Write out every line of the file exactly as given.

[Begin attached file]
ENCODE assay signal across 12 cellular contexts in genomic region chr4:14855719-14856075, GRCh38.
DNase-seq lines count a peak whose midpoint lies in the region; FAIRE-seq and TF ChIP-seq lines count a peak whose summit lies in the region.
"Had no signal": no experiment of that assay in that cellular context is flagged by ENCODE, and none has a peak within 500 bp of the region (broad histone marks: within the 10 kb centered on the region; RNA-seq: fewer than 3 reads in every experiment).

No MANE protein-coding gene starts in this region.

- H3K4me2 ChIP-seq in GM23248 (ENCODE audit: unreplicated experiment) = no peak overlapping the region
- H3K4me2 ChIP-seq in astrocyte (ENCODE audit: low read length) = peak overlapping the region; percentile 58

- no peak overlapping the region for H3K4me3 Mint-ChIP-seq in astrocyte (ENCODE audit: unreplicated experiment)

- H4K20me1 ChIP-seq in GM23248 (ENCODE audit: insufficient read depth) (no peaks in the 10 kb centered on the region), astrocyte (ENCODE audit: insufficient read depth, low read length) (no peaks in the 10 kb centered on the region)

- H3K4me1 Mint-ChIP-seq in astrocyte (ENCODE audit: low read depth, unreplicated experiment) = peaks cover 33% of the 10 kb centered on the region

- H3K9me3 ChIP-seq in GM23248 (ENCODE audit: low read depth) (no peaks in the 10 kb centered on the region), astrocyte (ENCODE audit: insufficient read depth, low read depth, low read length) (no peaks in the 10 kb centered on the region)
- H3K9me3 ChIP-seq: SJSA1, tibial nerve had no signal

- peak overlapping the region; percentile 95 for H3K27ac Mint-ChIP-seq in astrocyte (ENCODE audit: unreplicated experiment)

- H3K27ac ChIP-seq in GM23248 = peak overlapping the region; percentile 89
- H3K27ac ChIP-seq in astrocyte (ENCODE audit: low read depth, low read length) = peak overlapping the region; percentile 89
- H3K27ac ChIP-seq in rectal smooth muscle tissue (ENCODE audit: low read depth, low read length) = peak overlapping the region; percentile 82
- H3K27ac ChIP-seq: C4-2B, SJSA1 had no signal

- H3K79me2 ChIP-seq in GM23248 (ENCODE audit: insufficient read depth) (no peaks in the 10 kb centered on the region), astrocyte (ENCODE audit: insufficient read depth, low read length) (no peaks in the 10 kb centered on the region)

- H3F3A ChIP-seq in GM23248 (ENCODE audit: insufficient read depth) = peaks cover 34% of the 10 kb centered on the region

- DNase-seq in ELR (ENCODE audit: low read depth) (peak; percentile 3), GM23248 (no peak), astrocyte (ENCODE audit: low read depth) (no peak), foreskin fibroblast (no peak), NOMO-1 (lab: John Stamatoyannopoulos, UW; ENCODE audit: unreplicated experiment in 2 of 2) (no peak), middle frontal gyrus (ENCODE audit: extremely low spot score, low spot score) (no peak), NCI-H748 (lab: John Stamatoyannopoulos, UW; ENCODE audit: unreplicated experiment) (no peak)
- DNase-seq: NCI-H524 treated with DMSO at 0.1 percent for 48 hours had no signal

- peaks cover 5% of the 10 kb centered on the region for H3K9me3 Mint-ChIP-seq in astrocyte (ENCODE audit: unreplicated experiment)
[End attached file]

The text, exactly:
ENCODE assay signal across 12 cellular contexts in genomic region chr4:14855719-14856075, GRCh38.
DNase-seq lines count a peak whose midpoint lies in the region; FAIRE-seq and TF ChIP-seq lines count a peak whose summit lies in the region.
"Had no signal": no experiment of that assay in that cellular context is flagged by ENCODE, and none has a peak within 500 bp of the region (broad histone marks: within the 10 kb centered on the region; RNA-seq: fewer than 3 reads in every experiment).

No MANE protein-coding gene starts in this region.

- H3K4me2 ChIP-seq in GM23248 (ENCODE audit: unreplicated experiment) = no peak overlapping the region
- H3K4me2 ChIP-seq in astrocyte (ENCODE audit: low read length) = peak overlapping the region; percentile 58

- no peak overlapping the region for H3K4me3 Mint-ChIP-seq in astrocyte (ENCODE audit: unreplicated experiment)

- H4K20me1 ChIP-seq in GM23248 (ENCODE audit: insufficient read depth) (no peaks in the 10 kb centered on the region), astrocyte (ENCODE audit: insufficient read depth, low read length) (no peaks in the 10 kb centered on the region)

- H3K4me1 Mint-ChIP-seq in astrocyte (ENCODE audit: low read depth, unreplicated experiment) = peaks cover 33% of the 10 kb centered on the region

- H3K9me3 ChIP-seq in GM23248 (ENCODE audit: low read depth) (no peaks in the 10 kb centered on the region), astrocyte (ENCODE audit: insufficient read depth, low read depth, low read length) (no peaks in the 10 kb centered on the region)
- H3K9me3 ChIP-seq: SJSA1, tibial nerve had no signal

- peak overlapping the region; percentile 95 for H3K27ac Mint-ChIP-seq in astrocyte (ENCODE audit: unreplicated experiment)

- H3K27ac ChIP-seq in GM23248 = peak overlapping the region; percentile 89
- H3K27ac ChIP-seq in astrocyte (ENCODE audit: low read depth, low read length) = peak overlapping the region; percentile 89
- H3K27ac ChIP-seq in rectal smooth muscle tissue (ENCODE audit: low read depth, low read length) = peak overlapping the region; percentile 82
- H3K27ac ChIP-seq: C4-2B, SJSA1 had no signal

- H3K79me2 ChIP-seq in GM23248 (ENCODE audit: insufficient read depth) (no peaks in the 10 kb centered on the region), astrocyte (ENCODE audit: insufficient read depth, low read length) (no peaks in the 10 kb centered on the region)

- H3F3A ChIP-seq in GM23248 (ENCODE audit: insufficient read depth) = peaks cover 34% of the 10 kb centered on the region

- DNase-seq in ELR (ENCODE audit: low read depth) (peak; percentile 3), GM23248 (no peak), astrocyte (ENCODE audit: low read depth) (no peak), foreskin fibroblast (no peak), NOMO-1 (lab: John Stamatoyannopoulos, UW; ENCODE audit: unreplicated experiment in 2 of 2) (no peak), middle frontal gyrus (ENCODE audit: extremely low spot score, low spot score) (no peak), NCI-H748 (lab: John Stamatoyannopoulos, UW; ENCODE audit: unreplicated experiment) (no peak)
- DNase-seq: NCI-H524 treated with DMSO at 0.1 percent for 48 hours had no signal

- peaks cover 5% of the 10 kb centered on the region for H3K9me3 Mint-ChIP-seq in astrocyte (ENCODE audit: unreplicated experiment)